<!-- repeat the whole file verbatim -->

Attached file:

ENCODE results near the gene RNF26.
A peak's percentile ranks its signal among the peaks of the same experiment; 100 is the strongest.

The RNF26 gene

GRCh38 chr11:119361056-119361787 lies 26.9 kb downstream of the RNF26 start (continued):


ENCODE results near the gene RNF26.
A peak's percentile ranks its signal among the peaks of the same experiment; 100 is the strongest.

The RNF26 gene

GRCh38 chr11:119361056-119361787 lies 26.9 kb downstream of the RNF26 start (continued):